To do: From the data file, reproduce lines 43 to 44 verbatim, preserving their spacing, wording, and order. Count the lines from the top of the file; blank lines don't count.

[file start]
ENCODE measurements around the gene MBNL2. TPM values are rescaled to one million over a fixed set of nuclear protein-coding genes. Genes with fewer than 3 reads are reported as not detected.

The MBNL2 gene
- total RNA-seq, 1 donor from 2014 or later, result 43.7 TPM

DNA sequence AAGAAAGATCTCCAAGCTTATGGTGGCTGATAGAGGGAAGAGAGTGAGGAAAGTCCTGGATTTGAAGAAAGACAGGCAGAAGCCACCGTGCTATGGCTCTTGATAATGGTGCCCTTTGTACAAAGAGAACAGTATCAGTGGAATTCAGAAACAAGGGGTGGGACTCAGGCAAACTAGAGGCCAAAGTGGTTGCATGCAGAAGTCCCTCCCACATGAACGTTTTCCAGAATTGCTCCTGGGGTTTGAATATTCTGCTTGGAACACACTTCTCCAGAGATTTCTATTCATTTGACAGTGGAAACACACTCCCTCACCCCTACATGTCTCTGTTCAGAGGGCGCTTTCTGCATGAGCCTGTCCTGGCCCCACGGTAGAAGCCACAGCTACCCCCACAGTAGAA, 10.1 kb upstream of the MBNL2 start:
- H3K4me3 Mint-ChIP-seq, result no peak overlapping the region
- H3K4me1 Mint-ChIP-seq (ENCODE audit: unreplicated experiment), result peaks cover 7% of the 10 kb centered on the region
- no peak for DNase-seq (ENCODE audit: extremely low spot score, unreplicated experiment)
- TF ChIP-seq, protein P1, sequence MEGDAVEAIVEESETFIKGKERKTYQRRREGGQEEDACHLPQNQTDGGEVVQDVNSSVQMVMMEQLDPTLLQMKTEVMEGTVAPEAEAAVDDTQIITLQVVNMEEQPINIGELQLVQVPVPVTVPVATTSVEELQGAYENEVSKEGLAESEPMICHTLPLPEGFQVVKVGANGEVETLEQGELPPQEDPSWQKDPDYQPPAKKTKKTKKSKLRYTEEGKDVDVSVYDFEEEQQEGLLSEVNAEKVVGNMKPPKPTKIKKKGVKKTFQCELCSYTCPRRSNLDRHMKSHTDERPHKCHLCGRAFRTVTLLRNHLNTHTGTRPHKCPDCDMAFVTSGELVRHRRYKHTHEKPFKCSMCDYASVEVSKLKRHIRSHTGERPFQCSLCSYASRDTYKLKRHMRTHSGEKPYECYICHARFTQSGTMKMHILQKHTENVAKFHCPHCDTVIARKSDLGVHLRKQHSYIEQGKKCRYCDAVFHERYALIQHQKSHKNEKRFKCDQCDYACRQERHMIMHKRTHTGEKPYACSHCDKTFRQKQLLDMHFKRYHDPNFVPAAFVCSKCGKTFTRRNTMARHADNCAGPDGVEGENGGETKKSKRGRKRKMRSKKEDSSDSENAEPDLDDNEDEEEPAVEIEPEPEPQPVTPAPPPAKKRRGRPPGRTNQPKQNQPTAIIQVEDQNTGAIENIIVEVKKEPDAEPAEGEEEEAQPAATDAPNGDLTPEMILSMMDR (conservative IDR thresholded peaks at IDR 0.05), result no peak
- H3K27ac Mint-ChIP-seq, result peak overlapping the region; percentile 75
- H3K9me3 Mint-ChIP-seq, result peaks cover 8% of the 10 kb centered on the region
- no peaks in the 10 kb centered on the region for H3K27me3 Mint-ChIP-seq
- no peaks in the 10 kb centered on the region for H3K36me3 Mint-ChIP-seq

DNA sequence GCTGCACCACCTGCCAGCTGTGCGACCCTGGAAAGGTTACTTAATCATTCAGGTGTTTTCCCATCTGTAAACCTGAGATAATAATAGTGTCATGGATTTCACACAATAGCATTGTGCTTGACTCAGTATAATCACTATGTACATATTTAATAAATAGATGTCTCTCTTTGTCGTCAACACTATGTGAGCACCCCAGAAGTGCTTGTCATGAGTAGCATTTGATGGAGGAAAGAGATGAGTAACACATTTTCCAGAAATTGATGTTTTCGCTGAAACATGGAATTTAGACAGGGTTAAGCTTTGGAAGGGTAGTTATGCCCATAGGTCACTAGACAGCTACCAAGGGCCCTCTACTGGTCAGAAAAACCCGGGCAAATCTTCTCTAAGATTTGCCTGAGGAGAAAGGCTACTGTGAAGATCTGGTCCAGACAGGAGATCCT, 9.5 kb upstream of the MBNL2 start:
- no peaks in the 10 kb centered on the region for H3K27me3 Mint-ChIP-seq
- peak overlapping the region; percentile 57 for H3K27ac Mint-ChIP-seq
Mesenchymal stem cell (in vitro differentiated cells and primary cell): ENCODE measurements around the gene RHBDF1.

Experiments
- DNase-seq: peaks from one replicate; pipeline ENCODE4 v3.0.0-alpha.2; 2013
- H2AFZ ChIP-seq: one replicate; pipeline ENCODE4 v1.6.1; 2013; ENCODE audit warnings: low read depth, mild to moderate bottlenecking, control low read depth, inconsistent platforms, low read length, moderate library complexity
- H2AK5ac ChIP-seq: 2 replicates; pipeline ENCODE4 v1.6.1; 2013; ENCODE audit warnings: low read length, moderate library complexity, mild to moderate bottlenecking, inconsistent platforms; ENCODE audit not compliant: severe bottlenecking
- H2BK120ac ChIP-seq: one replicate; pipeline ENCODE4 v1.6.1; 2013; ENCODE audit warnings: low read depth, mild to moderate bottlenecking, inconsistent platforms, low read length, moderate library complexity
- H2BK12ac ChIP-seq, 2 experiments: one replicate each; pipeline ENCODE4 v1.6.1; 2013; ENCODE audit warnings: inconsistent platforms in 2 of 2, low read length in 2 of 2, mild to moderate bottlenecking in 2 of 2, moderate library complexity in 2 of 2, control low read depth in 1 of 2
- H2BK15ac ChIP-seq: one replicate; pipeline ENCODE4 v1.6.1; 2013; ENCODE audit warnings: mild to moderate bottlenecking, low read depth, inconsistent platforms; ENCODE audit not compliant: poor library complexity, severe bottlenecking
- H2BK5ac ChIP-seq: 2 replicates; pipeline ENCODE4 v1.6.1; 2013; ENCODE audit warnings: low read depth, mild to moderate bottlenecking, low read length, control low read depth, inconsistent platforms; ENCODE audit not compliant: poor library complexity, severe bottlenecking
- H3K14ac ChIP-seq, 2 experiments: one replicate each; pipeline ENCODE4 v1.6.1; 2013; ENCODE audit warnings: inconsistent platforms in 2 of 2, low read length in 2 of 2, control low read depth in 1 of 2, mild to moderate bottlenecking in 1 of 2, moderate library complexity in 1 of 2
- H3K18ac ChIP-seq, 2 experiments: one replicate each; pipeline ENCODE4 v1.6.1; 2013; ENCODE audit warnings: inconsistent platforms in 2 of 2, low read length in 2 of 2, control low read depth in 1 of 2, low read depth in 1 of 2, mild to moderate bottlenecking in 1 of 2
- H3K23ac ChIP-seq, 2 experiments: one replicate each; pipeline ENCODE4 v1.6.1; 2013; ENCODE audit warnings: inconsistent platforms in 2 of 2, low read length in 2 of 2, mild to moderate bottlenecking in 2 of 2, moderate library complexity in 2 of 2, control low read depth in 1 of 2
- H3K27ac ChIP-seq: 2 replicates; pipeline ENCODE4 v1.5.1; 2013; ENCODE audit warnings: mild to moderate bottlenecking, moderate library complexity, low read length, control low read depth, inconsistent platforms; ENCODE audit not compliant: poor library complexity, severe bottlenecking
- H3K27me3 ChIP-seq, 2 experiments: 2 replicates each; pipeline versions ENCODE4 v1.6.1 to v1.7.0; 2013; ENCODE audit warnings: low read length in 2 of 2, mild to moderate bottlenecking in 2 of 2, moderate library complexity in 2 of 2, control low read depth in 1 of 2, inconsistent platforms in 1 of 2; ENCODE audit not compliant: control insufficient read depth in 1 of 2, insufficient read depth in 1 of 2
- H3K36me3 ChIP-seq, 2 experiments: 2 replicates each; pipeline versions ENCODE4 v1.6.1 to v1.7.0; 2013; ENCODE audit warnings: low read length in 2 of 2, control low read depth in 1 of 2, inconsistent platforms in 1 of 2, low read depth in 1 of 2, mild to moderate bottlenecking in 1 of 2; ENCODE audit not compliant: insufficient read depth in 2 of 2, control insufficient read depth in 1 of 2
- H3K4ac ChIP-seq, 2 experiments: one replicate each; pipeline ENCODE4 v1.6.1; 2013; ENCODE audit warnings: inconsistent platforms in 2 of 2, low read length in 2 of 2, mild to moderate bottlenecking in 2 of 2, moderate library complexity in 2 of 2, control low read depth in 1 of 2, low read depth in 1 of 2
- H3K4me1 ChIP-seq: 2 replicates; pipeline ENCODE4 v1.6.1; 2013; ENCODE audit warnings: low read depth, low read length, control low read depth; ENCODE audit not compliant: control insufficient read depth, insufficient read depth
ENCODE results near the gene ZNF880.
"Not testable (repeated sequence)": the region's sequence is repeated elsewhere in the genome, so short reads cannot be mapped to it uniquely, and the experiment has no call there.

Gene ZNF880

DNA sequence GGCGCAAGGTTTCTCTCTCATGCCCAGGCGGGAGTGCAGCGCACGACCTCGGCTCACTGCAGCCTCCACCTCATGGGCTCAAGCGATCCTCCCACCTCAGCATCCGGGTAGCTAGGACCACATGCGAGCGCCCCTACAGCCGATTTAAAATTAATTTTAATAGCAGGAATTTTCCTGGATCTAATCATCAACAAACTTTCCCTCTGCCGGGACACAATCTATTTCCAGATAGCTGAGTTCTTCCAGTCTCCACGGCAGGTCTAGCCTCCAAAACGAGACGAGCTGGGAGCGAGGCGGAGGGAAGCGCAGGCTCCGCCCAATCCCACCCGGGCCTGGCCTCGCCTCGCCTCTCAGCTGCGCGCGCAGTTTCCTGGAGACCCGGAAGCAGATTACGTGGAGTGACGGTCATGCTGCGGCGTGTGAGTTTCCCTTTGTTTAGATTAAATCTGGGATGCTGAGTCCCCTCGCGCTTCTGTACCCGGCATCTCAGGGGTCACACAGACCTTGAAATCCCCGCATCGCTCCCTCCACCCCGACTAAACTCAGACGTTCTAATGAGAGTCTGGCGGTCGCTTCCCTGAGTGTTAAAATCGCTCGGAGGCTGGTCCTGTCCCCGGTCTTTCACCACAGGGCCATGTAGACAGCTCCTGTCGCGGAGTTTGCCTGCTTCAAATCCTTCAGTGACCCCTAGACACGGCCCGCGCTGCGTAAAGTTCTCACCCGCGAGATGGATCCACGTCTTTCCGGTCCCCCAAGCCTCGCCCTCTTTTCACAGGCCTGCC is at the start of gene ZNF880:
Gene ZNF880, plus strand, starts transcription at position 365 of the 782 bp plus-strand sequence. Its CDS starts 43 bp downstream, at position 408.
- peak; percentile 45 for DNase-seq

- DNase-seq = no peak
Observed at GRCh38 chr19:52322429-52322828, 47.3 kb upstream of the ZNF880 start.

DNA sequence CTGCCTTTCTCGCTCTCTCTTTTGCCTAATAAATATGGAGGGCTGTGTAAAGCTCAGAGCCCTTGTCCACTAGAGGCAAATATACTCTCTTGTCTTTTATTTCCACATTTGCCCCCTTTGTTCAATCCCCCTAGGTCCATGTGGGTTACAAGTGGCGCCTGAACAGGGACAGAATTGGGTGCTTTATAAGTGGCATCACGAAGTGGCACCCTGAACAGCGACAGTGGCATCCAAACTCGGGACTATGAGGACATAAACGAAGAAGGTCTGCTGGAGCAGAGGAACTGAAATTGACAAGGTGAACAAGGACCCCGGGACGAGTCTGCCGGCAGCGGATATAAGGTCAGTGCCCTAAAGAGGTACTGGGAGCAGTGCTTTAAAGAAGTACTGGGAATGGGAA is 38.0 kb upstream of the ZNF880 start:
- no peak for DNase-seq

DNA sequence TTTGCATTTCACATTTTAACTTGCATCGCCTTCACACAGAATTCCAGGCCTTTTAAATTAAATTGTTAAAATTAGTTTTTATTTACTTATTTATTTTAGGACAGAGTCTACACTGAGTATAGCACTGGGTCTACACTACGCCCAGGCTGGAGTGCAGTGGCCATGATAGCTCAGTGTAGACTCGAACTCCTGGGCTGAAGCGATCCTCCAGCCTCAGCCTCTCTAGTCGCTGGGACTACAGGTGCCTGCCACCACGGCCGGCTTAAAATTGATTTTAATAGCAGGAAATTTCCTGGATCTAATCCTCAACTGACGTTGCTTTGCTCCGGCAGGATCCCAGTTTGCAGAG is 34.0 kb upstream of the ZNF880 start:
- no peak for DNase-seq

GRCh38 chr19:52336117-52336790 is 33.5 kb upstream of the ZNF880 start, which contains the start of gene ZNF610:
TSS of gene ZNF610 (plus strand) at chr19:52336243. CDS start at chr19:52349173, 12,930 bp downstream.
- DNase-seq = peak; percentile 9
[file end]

DNA sequence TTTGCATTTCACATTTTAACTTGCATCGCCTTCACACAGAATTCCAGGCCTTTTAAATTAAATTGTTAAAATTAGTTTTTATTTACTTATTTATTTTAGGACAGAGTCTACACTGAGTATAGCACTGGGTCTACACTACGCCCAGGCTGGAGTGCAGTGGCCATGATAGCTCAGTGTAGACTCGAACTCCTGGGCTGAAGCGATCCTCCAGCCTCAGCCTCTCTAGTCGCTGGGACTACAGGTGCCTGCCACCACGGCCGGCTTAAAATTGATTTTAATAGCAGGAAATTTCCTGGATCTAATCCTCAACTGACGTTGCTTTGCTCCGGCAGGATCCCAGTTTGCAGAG is 34.0 kb upstream of the ZNF880 start:
- no peak for DNase-seq